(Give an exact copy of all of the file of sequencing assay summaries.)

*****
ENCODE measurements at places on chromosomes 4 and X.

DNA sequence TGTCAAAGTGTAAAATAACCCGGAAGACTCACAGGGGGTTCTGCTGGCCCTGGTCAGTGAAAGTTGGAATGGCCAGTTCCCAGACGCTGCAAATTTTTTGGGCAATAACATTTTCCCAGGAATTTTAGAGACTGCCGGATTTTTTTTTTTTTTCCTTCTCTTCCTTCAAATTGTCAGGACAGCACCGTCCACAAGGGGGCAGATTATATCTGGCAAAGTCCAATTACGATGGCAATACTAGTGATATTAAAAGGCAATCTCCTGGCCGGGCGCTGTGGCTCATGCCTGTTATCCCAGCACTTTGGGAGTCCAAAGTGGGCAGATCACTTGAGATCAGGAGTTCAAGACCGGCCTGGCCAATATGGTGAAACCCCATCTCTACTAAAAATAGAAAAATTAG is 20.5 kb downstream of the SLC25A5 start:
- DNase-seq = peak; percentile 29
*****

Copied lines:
ENCODE measurements at places on chromosomes 4 and X.

DNA sequence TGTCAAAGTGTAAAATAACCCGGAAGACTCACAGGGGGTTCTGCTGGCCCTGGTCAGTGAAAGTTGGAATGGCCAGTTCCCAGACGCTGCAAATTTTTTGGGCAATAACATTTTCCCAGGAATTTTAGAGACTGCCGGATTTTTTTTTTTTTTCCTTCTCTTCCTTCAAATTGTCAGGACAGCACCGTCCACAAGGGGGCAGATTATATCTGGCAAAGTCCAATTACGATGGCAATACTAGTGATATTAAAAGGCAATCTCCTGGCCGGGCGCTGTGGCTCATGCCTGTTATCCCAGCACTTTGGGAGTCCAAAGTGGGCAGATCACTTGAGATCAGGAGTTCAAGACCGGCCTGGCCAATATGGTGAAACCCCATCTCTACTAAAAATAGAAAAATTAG is 20.5 kb downstream of the SLC25A5 start:
- DNase-seq = peak; percentile 29